Definitions

Perpetual_traveler

Perpetual traveler

The term perpetual traveler (PT, permanent tourist or prior taxpayer) refers to both a lifestyle and a philosophy.

Background

In practical terms, perpetual travelers (PTs) are people who live in such a way that they are not considered a legal resident of any of the countries in which they spend time.

By lacking a legal permanent residence status, they seek to avoid the legal obligations which may accompany residency, such as income and asset taxes, jury duty and military service.

For example, while PT's may hold citizenship in one or more countries that impose taxes based solely on residency, their legal residence will most likely be in a tax haven. PTs may spend the majority of their time in other countries, never staying long enough to be considered a resident.

Rationale

Some PT's are wealthy individuals whose primary motivation is tax avoidance. It is possible for a non-national to live for several months, and in some cases even own property, in many countries without paying income tax. For example, most European countries allow tourists to spend up to three months (and in some cases six months) in the country without being considered a resident or being required to file a local tax return. Similarly, one can spend up to 122 days each year in the United States without being considered a resident -- or being required to file a US tax return. This workaround is appliable only for non-US citizens who are not permanent residents and earn no income in the United States.

In general PT's can, by moving between countries on a regular basis -- be able to legally reduce or eliminate their tax burden. Other PT's and itinerants may adopt this lifestyle for primarily self-ownership reasons, seeking to be free from government authority, interference and "The System".

Five Flag Theory

Perpetual travelers may attempt to organize their affairs around the "Five Flags" theory, arranging for different facets of their lives to fall under the jurisdiction of separate countries, or flags. This is an extension of W.G. Hill's original "Three Flags" approach.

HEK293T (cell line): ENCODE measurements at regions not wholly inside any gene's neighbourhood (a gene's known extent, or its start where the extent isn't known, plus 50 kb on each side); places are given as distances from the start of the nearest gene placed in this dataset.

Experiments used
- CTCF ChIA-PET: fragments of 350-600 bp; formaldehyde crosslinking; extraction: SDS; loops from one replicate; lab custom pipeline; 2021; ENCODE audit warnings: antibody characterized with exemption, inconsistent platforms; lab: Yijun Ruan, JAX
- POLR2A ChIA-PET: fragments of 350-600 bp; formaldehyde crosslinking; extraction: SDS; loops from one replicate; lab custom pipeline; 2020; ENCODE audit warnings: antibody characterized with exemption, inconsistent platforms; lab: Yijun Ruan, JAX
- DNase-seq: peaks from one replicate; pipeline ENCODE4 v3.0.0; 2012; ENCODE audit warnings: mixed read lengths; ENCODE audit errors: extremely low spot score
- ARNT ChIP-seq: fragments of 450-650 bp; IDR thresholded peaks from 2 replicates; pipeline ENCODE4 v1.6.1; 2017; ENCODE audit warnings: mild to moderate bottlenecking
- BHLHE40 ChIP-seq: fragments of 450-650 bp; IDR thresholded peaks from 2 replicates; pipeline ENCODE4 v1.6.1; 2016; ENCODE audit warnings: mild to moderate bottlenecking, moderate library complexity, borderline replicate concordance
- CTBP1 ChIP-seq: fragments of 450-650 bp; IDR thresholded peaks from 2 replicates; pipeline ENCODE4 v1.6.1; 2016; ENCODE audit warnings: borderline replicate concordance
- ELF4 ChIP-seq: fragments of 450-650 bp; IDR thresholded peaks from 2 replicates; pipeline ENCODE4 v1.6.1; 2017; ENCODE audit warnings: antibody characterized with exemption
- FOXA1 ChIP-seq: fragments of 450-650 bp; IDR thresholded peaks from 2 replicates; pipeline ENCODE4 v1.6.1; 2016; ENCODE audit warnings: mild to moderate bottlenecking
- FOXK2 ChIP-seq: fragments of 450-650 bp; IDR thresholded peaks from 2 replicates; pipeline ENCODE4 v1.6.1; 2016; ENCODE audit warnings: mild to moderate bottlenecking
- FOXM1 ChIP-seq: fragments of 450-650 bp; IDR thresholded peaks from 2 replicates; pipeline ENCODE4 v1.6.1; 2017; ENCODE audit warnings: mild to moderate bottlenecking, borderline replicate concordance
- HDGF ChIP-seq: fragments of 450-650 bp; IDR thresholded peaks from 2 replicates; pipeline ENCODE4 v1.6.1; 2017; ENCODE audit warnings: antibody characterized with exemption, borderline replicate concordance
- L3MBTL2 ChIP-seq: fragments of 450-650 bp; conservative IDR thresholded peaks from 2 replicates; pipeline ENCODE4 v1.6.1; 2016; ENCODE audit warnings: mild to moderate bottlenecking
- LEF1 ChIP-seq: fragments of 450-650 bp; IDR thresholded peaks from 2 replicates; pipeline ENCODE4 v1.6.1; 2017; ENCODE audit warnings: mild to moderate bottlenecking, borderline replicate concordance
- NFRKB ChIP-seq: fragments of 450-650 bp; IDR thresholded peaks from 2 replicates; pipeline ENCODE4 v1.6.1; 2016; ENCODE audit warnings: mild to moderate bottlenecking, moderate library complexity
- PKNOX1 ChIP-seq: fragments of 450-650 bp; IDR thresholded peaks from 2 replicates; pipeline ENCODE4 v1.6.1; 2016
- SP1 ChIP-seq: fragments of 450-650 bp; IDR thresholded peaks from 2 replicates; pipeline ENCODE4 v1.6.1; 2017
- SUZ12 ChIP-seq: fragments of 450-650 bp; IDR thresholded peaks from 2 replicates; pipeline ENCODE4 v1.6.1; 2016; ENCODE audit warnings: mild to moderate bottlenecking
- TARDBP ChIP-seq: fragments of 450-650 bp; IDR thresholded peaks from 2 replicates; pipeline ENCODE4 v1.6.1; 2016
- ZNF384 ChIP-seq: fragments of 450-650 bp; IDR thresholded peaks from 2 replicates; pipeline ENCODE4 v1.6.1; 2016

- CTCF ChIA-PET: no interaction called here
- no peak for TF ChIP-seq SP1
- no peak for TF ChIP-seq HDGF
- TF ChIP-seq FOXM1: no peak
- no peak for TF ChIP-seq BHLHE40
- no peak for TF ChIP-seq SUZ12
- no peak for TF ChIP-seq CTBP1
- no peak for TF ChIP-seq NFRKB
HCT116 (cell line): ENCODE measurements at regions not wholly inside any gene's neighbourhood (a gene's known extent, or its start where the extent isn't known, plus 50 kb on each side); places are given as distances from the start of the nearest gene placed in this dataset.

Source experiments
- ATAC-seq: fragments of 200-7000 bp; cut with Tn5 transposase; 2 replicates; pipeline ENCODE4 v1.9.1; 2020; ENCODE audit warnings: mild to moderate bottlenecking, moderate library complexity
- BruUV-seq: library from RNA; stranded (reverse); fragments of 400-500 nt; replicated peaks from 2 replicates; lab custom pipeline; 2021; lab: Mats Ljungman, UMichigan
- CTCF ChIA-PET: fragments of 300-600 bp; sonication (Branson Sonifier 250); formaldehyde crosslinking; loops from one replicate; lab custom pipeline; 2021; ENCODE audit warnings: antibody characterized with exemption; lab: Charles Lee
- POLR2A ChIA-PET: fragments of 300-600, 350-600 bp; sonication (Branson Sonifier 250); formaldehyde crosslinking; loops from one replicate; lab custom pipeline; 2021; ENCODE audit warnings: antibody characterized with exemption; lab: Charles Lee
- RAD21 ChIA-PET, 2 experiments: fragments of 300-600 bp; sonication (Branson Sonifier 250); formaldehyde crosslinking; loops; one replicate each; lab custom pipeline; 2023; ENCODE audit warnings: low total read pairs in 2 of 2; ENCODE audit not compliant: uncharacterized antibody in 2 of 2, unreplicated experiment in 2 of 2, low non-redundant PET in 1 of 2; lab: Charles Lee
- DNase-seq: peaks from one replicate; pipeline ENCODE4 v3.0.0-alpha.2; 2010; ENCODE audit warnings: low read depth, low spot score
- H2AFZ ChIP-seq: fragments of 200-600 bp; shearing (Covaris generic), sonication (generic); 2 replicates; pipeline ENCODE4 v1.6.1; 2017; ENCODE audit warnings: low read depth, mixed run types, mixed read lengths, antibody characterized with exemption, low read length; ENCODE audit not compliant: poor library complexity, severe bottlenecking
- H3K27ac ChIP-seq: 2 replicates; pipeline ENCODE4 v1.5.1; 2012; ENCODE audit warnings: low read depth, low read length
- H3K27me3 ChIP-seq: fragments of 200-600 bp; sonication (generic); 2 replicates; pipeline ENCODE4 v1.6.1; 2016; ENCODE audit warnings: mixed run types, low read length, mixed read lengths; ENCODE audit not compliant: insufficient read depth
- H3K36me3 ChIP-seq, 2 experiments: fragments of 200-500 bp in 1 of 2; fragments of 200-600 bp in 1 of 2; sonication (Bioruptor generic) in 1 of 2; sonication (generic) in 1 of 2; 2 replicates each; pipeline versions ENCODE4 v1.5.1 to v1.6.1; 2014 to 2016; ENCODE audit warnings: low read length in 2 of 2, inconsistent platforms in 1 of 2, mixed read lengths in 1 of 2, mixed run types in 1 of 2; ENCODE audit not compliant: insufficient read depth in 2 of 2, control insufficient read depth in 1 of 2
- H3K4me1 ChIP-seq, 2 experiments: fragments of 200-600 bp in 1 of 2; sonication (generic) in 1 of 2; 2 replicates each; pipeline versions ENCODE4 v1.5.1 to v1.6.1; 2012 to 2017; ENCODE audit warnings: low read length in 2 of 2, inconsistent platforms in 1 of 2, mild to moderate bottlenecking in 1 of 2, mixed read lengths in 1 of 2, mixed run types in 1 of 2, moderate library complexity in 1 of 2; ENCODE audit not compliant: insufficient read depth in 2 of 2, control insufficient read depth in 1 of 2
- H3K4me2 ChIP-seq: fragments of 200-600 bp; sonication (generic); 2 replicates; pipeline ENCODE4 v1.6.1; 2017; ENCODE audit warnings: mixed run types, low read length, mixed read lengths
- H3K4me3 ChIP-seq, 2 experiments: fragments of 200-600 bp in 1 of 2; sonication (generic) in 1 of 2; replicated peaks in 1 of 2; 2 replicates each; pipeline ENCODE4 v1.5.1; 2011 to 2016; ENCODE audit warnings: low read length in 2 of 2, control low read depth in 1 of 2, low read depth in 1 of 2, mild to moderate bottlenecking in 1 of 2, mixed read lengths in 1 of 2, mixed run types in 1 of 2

Whether to minimize governmental interference (via taxes or otherwise), or to maximize privacy, the theory proposes that you arrange for each of the following to be in a separate country:

  1. Passport and Citizenship - in a country that does not tax money earned outside the country
  2. Legal Residence - in a tax haven
  3. Business Base - where you earn your money, ideally somewhere with low Corporate tax rates
  4. Asset Haven - where you keep your money, ideally somewhere with low taxation of savings interest and capital gains
  5. Playgrounds - where you spend your money, ideally somewhere with low consumption tax and VAT


The Five Flag Theory although meaningful, is overkill with respect to the way the world really works

  1. Many Caribbean nations and South Pacific Forum states are (so called) tropical resort nations. These nations historically have had such weak currencies (vs the AUD, CAD, EUR and USD) that the VAT argument holds little meaning. These nations have been playgrounds for the wealthy for the past 50 years.
  2. Asset and residence havens can be the same, if you can afford to live there: The Cayman Islands or Bermuda for example.
  3. Only a fool puts their assets and investments in a single tax haven. Use of multiple tax and havens (usually just 2 or 3) has been standard procedure for the past 40 years.
  4. Tax havens themselves are relative, for example a UK national and resident could use Australia (where they would have to have permanent residence) as a tax residence. This was done by a few UK entertainers in the late 1960s to mid-1970s. Australian tax law has since changed and this is no longer possible.
  5. Minor modifications to the Three Flag Theory, something like a 3.5 Flag Theory would suit most of the people that need to live this way and can afford it. Investment and tax havens can be the same, providing precautions are taken with respect to moving money between countries.
  6. The Five Flag Theory also works with respect to inheritance (or estate) taxes. Canada and many other non-European nations have ceased having inheritance taxes. Thus (for example) a Canadian Permanent Residence status (and permanent tax residence) at time of death could save potentially hundreds of thousands of dollars of US estate tax (depending on how the assets are structured). See: Taxation_in_Canada#Inheritance_tax
  7. People can use offshore corporations and trusts (in general) to hold and move their assets (and investments) around the globe. A lot of the 3 Flag and 5 Flag theories ignore this basic work around.

Philosophy

On the surface, perpetual tourists have some things in common with world citizens, in that they see themselves as untethered to any one nation. However, PT's generally seem to eschew the humanistic and utopian overtones of world citizenship. Many PT's align themselves closely with the libertarian or anarchist schools of thought, which advocate individual sovereignty - sovereignty vested in the individual rather than in nation-states.

References

See also

External links

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